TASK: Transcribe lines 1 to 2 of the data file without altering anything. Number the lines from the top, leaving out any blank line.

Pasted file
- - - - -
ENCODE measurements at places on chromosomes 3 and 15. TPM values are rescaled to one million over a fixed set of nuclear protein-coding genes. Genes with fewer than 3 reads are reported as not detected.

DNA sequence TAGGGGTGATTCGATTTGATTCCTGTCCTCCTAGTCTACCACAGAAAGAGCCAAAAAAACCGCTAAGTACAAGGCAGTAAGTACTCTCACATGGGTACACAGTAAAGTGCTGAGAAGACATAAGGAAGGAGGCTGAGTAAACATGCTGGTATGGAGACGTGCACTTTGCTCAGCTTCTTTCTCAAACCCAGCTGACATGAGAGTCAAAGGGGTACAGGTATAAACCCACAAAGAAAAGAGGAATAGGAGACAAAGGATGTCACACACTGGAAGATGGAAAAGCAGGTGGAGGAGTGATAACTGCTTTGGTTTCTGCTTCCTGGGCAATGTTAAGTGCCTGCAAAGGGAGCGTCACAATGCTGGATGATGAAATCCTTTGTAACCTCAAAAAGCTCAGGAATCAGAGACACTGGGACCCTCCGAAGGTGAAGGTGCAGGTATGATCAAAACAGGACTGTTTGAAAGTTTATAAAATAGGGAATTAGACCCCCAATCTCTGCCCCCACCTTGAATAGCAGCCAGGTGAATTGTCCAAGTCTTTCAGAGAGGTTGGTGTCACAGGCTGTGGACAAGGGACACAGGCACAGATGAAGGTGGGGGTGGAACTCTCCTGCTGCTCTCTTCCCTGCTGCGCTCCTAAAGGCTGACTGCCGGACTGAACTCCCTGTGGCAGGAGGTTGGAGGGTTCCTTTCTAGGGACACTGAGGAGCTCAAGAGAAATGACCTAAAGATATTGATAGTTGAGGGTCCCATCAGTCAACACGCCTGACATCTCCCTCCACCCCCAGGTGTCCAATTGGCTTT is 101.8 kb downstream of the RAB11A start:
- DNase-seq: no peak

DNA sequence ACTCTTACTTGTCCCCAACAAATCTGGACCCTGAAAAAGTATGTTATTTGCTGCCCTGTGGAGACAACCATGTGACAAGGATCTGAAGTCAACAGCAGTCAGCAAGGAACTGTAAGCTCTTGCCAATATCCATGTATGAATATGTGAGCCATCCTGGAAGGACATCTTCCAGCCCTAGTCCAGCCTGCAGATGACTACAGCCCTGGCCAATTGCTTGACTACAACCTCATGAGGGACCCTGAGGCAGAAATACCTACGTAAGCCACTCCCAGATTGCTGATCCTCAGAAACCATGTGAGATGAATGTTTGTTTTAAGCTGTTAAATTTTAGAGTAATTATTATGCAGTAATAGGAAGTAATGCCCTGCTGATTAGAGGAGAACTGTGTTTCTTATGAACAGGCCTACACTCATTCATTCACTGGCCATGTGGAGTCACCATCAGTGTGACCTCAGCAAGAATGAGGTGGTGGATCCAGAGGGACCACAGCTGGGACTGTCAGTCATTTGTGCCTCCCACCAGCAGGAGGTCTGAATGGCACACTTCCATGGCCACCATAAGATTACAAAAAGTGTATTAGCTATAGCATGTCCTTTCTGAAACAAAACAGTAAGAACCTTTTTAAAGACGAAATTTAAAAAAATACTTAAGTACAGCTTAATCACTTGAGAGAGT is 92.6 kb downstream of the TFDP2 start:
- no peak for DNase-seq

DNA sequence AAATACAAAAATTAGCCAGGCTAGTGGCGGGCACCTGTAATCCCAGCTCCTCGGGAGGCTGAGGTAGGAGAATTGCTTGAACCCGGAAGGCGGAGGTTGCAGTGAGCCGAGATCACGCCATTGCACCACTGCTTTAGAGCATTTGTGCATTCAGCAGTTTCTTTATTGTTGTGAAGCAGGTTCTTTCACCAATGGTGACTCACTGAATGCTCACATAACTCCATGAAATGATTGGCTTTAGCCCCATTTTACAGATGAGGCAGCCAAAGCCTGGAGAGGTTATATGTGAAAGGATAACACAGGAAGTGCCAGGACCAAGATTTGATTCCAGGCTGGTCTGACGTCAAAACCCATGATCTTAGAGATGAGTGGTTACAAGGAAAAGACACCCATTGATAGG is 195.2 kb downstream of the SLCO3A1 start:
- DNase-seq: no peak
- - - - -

ENCODE measurements at places on chromosomes 3 and 15. TPM values are rescaled to one million over a fixed set of nuclear protein-coding genes. Genes with fewer than 3 reads are reported as not detected.

DNA sequence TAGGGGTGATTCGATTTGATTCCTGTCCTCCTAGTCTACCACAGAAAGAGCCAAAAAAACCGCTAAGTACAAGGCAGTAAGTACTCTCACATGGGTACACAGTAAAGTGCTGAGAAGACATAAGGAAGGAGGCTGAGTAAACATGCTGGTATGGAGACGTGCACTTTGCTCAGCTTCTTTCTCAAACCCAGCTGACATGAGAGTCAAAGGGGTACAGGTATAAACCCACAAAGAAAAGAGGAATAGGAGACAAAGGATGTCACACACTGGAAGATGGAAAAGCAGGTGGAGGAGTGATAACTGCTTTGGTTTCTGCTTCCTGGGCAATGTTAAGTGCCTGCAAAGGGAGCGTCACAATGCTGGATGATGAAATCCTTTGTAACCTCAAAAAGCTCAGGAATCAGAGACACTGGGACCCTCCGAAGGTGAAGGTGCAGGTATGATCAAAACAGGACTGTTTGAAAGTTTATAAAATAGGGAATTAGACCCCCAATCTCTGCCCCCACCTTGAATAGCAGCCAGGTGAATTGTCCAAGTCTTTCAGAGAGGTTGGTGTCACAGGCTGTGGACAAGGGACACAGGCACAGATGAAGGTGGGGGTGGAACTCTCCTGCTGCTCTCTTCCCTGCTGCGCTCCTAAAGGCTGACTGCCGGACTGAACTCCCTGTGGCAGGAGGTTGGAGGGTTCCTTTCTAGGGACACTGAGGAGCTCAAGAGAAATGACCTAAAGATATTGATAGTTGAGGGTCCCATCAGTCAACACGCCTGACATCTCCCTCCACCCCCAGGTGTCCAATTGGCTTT is 101.8 kb downstream of the RAB11A start: